Fast forward thirty years, and the kick-ass dame has become a common trope of modern action cinema, to the point it is now almost its own genre – the crime/espionage action thriller with the lone woman fighting her way from the first act to the third. You know, stuff like Atomic Blonde.

Today being Sunday, and this being August, I decided to take one day off. I spent the morning (re)reading the dark, disquieting The Devil in Nanking, by the late lamented Mo Hayder, and in the afternoon, it being too hot for anything else, I started the fan and then went to see what Prime Video had to offer.
I watched three movies. First, I watched Kate Beckinsale kick ass in New York in Jolt, then I watched Sasha Luss kick ass in Paris in Luc Besson’s Anna, and finally I watched Karen Gillan kick ass in Berlin in Gunpowder Milkshake.
Let’s talk about it.

Continue reading


3 Comments

The Good, the Bad and the Starfish

I am not a big fan of superhero movies.
Granted, I liked Donner’s Superman, and I can enjoy a good superhero flick once in a while, but I am not a fan, I don’t have high expectations and I don’t wait holding my breath the next Marvel or DC film.
I enjoyed the Green Arrow TV adaptation, for a while, and I like Doom Patrol. A lot of the rest I missed simply because I was not interested.
And I enjoyed the Birds of Prey film for what it was. But to me The Avengers are still John Steed and Emma Peel.

It was mostly because of Margot Robbie’s Harley Quinn and Idris Elba’s Bloodsport that I watched The Suicide Squad.
And James Gunn. I liked his old horror, Slither. I trust the guy.
Cast and director convinced me, despite the fact that I was never able to go deeper than fifteen minutes in the first film of the series, Suicide Squad, the one without a “The”.

Continue reading


Leave a comment

Cruisin’

Of all the movies that were somehow delayed by the pandemic, Disney’s Jungle Cruise was one of those I had been expecting with the highest anticipation. Possibly only Villeneuve’s Dune sits higher in my can’t-wait-to-see-it list for 2021.
On the downside, yes, it’s a Disney movie, and yes, it is based on a Disneyland ride. But I mean, the first Pirates of the Caribbean was based on a ride, too, right? And this one it features Dwayne Johnson and Emily Blunt, and it’ s a big pulp-style adventure with exotic locales, a treasure, wild animals, the jungle, Conquistadores, headhunters… I mean, where do I sign?

So I went and watched it.

Continue reading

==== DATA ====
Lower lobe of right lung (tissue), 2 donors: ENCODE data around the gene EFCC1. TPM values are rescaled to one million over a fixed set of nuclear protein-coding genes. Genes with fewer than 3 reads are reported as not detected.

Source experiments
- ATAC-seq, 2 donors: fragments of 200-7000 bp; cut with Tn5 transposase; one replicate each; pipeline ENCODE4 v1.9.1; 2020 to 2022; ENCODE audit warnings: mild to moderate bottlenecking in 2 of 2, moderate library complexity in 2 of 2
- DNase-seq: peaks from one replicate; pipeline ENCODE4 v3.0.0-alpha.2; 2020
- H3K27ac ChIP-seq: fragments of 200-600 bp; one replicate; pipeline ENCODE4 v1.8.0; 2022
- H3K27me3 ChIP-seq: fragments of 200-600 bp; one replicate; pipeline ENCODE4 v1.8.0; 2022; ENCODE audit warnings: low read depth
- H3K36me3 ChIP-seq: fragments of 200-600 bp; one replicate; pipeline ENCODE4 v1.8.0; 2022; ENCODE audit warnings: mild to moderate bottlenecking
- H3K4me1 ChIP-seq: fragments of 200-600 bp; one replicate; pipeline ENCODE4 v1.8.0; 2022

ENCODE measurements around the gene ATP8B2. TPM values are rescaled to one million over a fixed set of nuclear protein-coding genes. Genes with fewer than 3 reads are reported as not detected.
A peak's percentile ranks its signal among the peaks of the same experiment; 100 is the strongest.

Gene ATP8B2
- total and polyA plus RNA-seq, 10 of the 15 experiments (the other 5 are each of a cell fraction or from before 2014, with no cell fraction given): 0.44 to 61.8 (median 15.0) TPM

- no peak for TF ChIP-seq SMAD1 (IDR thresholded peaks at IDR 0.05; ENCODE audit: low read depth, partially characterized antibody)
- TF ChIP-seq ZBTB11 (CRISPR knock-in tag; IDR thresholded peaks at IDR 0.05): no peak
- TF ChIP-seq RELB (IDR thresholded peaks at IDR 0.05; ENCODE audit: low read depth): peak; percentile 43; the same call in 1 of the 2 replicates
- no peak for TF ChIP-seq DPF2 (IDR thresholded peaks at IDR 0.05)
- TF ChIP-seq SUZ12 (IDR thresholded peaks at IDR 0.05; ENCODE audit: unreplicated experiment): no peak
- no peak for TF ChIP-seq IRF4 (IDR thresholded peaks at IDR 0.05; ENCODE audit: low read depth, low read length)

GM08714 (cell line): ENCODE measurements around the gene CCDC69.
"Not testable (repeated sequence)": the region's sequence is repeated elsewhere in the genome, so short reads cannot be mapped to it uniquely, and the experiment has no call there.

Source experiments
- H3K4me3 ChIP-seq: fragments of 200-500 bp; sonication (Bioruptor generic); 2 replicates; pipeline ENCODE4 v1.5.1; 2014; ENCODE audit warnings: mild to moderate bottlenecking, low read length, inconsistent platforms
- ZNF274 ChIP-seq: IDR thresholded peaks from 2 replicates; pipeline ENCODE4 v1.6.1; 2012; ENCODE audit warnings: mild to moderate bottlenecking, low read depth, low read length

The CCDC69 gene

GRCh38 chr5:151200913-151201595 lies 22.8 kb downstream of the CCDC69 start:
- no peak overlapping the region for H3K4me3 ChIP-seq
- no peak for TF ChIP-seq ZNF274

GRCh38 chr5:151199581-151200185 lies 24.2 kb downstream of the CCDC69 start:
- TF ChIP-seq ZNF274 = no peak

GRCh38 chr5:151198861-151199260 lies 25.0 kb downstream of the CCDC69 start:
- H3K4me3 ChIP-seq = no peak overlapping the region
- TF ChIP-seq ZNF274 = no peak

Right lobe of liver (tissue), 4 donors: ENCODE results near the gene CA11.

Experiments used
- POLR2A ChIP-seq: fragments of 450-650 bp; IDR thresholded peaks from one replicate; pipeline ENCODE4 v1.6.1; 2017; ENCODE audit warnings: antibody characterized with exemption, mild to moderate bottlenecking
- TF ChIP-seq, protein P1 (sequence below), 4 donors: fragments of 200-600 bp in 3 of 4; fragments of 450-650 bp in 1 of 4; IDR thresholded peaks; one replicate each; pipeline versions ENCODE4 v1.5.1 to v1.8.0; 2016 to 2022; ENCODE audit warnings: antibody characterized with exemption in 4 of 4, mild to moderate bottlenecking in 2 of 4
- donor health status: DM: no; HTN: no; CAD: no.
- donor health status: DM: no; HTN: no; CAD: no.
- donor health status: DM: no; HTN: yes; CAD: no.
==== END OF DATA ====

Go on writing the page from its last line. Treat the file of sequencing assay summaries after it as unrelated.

Leave a comment

Mind over matter: Detective L (2019)

A very Holmes-esque mystery series set in 1930s Shanghai?
You know I’ve got to see it.
And I did.

Detective L is a 24-episodes Chinese drama series set in 1932 Shanghai, and distributed on the streaming platform Tencent Video. Newcomer Qin Xiao Man, a woman graduate from a provincial police academy, comes to the big city to serve in the local constabulary, only to be swiftly paired off with Luo Fei, a detective that sometimes acts as consultant for the police.
A Watson-Holmes dynamic ensues, with an extra of romantic tension, as mysteries are solved and a shadowy character, the Moriarty-like “Captain” emerges to provide an overarching metaplot.

The series is a rather classic Chinese serial product, with good actors, great costumes and a somewhat limited budget locations-wise. The 1930s Shanghai is brought to screen via a mix of back lot sets, actual Shanghai villas and mansions and a lot of CGI.
But it’s OK.
Granted, this Shanghai is strangely devoid of Westerners of any kind, and a few glaring errors, prop-wise, caused a laugh-out-loud moment or two (one word: the gramophone turntable), but really, this is light entertainment, not a documentary. So it’s OK.
Even the quirky anachronistic soundtrack really works.

The leads are charming, and the idea of developing a mystery over an arc of three episodes allows a modicum of welcome development. These are classic locked room mysteries, more puzzles than in-depth investigations of the human soul, and it’s fine like that.
Even the comedy manages to be classy – not a given, with Chinese series and Western tastes.

If you are interested, you can find the whole series on Youtube, in mandarin but with English subtitles.
It’s a nice way to spend half an hour before dinner.